2 Occlusal forces Average occlusal forces for fully dentate patients : 150 Newton in the anterior region to 500N in posterior regionMaximum occlusal forces: different reports in the literature up to 3500N.The occlusal forces for edentulous patients 15% of dentate patients.
4 Stress Stress: Internal resistance to applied external force. Force per unit area; a force exerted on one bodythat presses on, pulls on, pushes against, or tends to invest,compress another body; the deformation caused in a body by such a force;an internal force that resists an externally applied load orforce. It is normally defined in terms of mechanical stress, whichis the force divided by the perpendicular cross sectional area overwhich the force is applied.GPT 2005, J Prosthetic DentistryStress: Internal resistance to applied external force.Stress= Force/Area
13 B:Yield strength(YS)The stress at which a material exhibits a specified limiting deviation from proportionality of stress to strain* YS indicates a degree of permanent deformation (usually 0.2%)YS indicates a functional failure!!!
14 Elastic modulusIs a measure of elasticity of the material: how stiff the material is in the elastic rangeElastic modulus= Stress/StrainThe slope of the curveABStress (Pa)StrainResilience
15 Poisson’s ratioRatio of lateral to axial strain within the elastic range
16 Ductility and malleability Ductility: The ability of a material to be plastically deformed.Malleability: The ability of a material to be hammered or rolled into thin sheets without fractureing.
18 C: Ultimate strength Tensile or Compressive. The Ultimate strength: The maximum that a material can withstand before failure (tension or compressive).it does give an indication of the needed thickness (cross section) of the restorations before failure.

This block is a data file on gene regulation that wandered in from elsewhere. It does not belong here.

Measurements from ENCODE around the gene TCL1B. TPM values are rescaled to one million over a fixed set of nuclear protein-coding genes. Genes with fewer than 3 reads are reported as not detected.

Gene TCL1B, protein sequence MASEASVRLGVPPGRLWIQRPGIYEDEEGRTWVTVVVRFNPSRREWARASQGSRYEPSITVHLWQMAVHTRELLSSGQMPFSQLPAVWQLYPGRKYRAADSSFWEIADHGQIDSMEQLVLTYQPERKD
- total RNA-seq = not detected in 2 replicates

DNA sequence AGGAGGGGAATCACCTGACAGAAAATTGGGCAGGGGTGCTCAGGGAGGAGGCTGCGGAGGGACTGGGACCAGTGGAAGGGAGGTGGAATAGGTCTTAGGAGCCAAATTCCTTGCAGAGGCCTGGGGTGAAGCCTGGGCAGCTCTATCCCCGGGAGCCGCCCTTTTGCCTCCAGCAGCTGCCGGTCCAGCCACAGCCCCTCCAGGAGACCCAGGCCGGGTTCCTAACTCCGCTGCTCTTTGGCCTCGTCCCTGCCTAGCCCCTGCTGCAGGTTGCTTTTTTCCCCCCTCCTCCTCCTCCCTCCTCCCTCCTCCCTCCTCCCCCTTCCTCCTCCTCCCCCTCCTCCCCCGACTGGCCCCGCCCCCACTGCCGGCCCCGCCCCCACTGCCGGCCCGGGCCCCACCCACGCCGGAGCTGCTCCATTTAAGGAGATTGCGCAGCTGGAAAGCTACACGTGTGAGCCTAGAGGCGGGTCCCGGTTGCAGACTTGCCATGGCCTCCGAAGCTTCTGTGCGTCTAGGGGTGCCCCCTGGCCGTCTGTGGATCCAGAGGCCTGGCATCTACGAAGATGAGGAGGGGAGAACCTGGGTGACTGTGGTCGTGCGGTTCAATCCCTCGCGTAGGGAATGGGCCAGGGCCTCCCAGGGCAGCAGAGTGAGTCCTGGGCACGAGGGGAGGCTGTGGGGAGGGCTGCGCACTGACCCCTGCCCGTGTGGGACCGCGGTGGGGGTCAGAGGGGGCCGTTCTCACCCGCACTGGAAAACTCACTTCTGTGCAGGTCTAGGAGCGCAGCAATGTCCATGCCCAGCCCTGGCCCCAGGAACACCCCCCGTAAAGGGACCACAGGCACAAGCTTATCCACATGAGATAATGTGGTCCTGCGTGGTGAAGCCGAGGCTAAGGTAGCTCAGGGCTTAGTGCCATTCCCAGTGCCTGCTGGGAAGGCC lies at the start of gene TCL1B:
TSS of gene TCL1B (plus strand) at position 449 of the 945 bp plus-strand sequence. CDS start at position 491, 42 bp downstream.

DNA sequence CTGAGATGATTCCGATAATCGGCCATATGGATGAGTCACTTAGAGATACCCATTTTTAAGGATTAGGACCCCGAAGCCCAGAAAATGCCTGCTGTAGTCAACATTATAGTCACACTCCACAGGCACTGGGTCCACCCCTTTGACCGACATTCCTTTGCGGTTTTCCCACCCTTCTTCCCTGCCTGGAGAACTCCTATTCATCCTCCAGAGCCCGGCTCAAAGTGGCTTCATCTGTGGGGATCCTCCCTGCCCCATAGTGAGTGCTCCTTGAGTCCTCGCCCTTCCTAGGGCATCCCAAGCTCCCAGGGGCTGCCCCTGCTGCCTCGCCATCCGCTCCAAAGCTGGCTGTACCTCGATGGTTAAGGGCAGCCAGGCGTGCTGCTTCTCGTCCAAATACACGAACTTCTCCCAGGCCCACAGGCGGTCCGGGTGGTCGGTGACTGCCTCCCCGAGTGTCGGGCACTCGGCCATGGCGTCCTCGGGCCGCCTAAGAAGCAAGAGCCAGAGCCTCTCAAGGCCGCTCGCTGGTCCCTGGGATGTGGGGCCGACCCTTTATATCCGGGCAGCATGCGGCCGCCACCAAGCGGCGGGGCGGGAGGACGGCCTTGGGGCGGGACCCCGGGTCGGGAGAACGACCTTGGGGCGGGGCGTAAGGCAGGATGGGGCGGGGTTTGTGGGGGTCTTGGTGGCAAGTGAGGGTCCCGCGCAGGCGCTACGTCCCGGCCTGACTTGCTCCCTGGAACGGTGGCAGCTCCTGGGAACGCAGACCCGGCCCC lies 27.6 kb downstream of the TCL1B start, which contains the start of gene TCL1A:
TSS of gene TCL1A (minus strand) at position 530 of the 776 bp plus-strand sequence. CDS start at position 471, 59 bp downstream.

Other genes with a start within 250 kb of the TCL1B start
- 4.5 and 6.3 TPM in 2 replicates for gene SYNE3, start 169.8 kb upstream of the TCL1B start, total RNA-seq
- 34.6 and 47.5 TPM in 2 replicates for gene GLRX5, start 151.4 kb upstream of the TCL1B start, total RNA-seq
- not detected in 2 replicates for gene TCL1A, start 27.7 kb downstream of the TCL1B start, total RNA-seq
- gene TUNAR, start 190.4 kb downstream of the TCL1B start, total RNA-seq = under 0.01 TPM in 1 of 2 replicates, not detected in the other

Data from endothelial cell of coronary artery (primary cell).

19 D: fracture strengthThe stress at which the material fractures.
20 Toughness The resistance of a material to fracture So what does yellow area under curve represent?
21 Fracture toughnessThe amount of energy required for fracture.
22 Bond strength:the bond strength between two dental materials.Either tensile or shearFatigue bond strength?
23 Bending and torsionEndodontic files and reamers
24 Transverse strength Modulus of rupture or flexural strength 3- point bending test
25 Fatigue strength Fatigue: Progressive fracture under repeated loading The importance of endurance limit?Stress (Pa)StrainCyclesStress
26 Fluid behaviour and Viscosity Viscosity: the resistance of a fluid to flowViscosity= Shear stress/shear strain rate.
27 Viscous fluids The importance of thixotropic impression materials Shear stressNewtonianStress (Pa)StrainShear ratePseduplasticDilatantThe importance of thixotropic impression materials
28 Creep and stress relaxation Creep is the increase in strain in a material under constant pressure.Creep test is used for study of new amalgam materials
45 MetamerismWhen two colour samples match when viewed under one light source but not another.Any significance in dentistry?
46 FlouresenceThe emission of luminous energy by a material when a beam of light is shown on it.What impact does this have in anterior restorations.
47 Thermal properties Heat of fusion: melting or freezing heat. Coefficient of thermal expansion: of paramount importance in clinical dentistry, why???Glass transition temperature??? For non metallic structures; glasses and polymers